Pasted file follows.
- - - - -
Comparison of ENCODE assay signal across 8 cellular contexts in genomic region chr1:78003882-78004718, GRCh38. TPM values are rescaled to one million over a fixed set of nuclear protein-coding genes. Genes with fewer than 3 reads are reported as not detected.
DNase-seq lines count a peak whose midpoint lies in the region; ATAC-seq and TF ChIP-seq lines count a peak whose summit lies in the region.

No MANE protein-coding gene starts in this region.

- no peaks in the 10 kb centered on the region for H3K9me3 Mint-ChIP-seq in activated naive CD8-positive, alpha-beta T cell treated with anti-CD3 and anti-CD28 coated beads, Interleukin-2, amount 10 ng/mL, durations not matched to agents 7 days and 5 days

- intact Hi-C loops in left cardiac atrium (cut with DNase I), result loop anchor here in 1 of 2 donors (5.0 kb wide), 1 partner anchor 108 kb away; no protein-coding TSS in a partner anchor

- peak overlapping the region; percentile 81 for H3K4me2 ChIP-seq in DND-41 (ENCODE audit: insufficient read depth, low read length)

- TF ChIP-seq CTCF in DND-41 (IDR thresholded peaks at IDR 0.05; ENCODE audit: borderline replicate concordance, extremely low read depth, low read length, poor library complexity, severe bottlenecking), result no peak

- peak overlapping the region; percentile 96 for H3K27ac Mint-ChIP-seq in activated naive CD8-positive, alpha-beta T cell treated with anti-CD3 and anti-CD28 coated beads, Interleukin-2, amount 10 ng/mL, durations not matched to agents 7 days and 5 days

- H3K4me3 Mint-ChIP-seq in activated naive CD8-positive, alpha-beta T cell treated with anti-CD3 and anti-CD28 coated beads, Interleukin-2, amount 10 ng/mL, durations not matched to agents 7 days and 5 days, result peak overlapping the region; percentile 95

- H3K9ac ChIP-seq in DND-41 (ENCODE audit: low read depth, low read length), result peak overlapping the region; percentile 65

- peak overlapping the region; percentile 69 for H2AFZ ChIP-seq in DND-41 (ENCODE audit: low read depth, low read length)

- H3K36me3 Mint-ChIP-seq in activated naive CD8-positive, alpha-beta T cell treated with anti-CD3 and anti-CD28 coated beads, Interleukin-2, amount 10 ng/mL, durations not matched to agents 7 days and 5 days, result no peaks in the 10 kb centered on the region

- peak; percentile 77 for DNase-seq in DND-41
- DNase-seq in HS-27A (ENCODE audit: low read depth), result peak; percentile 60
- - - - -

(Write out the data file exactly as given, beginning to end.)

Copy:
Comparison of ENCODE assay signal across 8 cellular contexts in genomic region chr1:78003882-78004718, GRCh38. TPM values are rescaled to one million over a fixed set of nuclear protein-coding genes. Genes with fewer than 3 reads are reported as not detected.
DNase-seq lines count a peak whose midpoint lies in the region; ATAC-seq and TF ChIP-seq lines count a peak whose summit lies in the region.

No MANE protein-coding gene starts in this region.

- no peaks in the 10 kb centered on the region for H3K9me3 Mint-ChIP-seq in activated naive CD8-positive, alpha-beta T cell treated with anti-CD3 and anti-CD28 coated beads, Interleukin-2, amount 10 ng/mL, durations not matched to agents 7 days and 5 days

- intact Hi-C loops in left cardiac atrium (cut with DNase I), result loop anchor here in 1 of 2 donors (5.0 kb wide), 1 partner anchor 108 kb away; no protein-coding TSS in a partner anchor

- peak overlapping the region; percentile 81 for H3K4me2 ChIP-seq in DND-41 (ENCODE audit: insufficient read depth, low read length)

- TF ChIP-seq CTCF in DND-41 (IDR thresholded peaks at IDR 0.05; ENCODE audit: borderline replicate concordance, extremely low read depth, low read length, poor library complexity, severe bottlenecking), result no peak

- peak overlapping the region; percentile 96 for H3K27ac Mint-ChIP-seq in activated naive CD8-positive, alpha-beta T cell treated with anti-CD3 and anti-CD28 coated beads, Interleukin-2, amount 10 ng/mL, durations not matched to agents 7 days and 5 days

- H3K4me3 Mint-ChIP-seq in activated naive CD8-positive, alpha-beta T cell treated with anti-CD3 and anti-CD28 coated beads, Interleukin-2, amount 10 ng/mL, durations not matched to agents 7 days and 5 days, result peak overlapping the region; percentile 95

- H3K9ac ChIP-seq in DND-41 (ENCODE audit: low read depth, low read length), result peak overlapping the region; percentile 65

- peak overlapping the region; percentile 69 for H2AFZ ChIP-seq in DND-41 (ENCODE audit: low read depth, low read length)

- H3K36me3 Mint-ChIP-seq in activated naive CD8-positive, alpha-beta T cell treated with anti-CD3 and anti-CD28 coated beads, Interleukin-2, amount 10 ng/mL, durations not matched to agents 7 days and 5 days, result no peaks in the 10 kb centered on the region

- peak; percentile 77 for DNase-seq in DND-41
- DNase-seq in HS-27A (ENCODE audit: low read depth), result peak; percentile 60